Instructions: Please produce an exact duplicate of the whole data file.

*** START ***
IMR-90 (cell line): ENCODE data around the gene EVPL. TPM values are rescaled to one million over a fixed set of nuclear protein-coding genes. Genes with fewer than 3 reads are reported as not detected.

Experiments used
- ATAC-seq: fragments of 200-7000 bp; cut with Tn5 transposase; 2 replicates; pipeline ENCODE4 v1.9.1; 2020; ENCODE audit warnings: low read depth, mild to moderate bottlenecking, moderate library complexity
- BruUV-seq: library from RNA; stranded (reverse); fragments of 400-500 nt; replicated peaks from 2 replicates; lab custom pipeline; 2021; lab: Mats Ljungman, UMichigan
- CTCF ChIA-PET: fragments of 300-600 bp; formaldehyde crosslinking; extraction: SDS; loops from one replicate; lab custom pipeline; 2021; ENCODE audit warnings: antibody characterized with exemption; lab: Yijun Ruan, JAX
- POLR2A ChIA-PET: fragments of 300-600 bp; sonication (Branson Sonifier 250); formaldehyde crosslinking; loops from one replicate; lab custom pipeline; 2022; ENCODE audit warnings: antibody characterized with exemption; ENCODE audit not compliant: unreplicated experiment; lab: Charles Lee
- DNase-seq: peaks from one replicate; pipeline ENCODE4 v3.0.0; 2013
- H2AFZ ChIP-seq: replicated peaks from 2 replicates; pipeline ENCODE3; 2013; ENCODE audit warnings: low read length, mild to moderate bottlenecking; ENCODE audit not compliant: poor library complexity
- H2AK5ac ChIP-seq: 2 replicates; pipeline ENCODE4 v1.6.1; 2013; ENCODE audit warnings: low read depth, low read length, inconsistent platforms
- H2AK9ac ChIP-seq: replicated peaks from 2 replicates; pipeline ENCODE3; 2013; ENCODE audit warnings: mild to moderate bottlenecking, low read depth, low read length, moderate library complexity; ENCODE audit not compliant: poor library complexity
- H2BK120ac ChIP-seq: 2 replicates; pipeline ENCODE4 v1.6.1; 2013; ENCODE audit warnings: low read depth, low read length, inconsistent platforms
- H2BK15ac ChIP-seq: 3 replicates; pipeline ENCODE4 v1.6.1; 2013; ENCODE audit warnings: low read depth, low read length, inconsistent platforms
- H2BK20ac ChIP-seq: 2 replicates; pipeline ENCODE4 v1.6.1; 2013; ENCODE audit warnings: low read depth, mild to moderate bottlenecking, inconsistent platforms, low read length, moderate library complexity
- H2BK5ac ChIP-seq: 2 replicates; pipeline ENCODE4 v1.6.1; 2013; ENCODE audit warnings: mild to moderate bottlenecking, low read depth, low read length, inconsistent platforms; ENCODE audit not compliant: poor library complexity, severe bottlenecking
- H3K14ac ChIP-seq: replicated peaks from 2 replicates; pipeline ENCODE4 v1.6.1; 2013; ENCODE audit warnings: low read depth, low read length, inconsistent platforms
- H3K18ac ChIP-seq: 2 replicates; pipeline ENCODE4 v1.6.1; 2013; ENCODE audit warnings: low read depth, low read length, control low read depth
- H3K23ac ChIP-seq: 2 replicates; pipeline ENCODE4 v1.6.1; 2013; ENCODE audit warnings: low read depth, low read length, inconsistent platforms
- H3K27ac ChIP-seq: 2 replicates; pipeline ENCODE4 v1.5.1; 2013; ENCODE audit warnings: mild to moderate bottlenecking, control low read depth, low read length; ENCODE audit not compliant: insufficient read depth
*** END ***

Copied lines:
IMR-90 (cell line): ENCODE data around the gene EVPL. TPM values are rescaled to one million over a fixed set of nuclear protein-coding genes. Genes with fewer than 3 reads are reported as not detected.

Experiments used
- ATAC-seq: fragments of 200-7000 bp; cut with Tn5 transposase; 2 replicates; pipeline ENCODE4 v1.9.1; 2020; ENCODE audit warnings: low read depth, mild to moderate bottlenecking, moderate library complexity
- BruUV-seq: library from RNA; stranded (reverse); fragments of 400-500 nt; replicated peaks from 2 replicates; lab custom pipeline; 2021; lab: Mats Ljungman, UMichigan
- CTCF ChIA-PET: fragments of 300-600 bp; formaldehyde crosslinking; extraction: SDS; loops from one replicate; lab custom pipeline; 2021; ENCODE audit warnings: antibody characterized with exemption; lab: Yijun Ruan, JAX
- POLR2A ChIA-PET: fragments of 300-600 bp; sonication (Branson Sonifier 250); formaldehyde crosslinking; loops from one replicate; lab custom pipeline; 2022; ENCODE audit warnings: antibody characterized with exemption; ENCODE audit not compliant: unreplicated experiment; lab: Charles Lee
- DNase-seq: peaks from one replicate; pipeline ENCODE4 v3.0.0; 2013
- H2AFZ ChIP-seq: replicated peaks from 2 replicates; pipeline ENCODE3; 2013; ENCODE audit warnings: low read length, mild to moderate bottlenecking; ENCODE audit not compliant: poor library complexity
- H2AK5ac ChIP-seq: 2 replicates; pipeline ENCODE4 v1.6.1; 2013; ENCODE audit warnings: low read depth, low read length, inconsistent platforms
- H2AK9ac ChIP-seq: replicated peaks from 2 replicates; pipeline ENCODE3; 2013; ENCODE audit warnings: mild to moderate bottlenecking, low read depth, low read length, moderate library complexity; ENCODE audit not compliant: poor library complexity
- H2BK120ac ChIP-seq: 2 replicates; pipeline ENCODE4 v1.6.1; 2013; ENCODE audit warnings: low read depth, low read length, inconsistent platforms
- H2BK15ac ChIP-seq: 3 replicates; pipeline ENCODE4 v1.6.1; 2013; ENCODE audit warnings: low read depth, low read length, inconsistent platforms
- H2BK20ac ChIP-seq: 2 replicates; pipeline ENCODE4 v1.6.1; 2013; ENCODE audit warnings: low read depth, mild to moderate bottlenecking, inconsistent platforms, low read length, moderate library complexity
- H2BK5ac ChIP-seq: 2 replicates; pipeline ENCODE4 v1.6.1; 2013; ENCODE audit warnings: mild to moderate bottlenecking, low read depth, low read length, inconsistent platforms; ENCODE audit not compliant: poor library complexity, severe bottlenecking
- H3K14ac ChIP-seq: replicated peaks from 2 replicates; pipeline ENCODE4 v1.6.1; 2013; ENCODE audit warnings: low read depth, low read length, inconsistent platforms
- H3K18ac ChIP-seq: 2 replicates; pipeline ENCODE4 v1.6.1; 2013; ENCODE audit warnings: low read depth, low read length, control low read depth
- H3K23ac ChIP-seq: 2 replicates; pipeline ENCODE4 v1.6.1; 2013; ENCODE audit warnings: low read depth, low read length, inconsistent platforms
- H3K27ac ChIP-seq: 2 replicates; pipeline ENCODE4 v1.5.1; 2013; ENCODE audit warnings: mild to moderate bottlenecking, control low read depth, low read length; ENCODE audit not compliant: insufficient read depth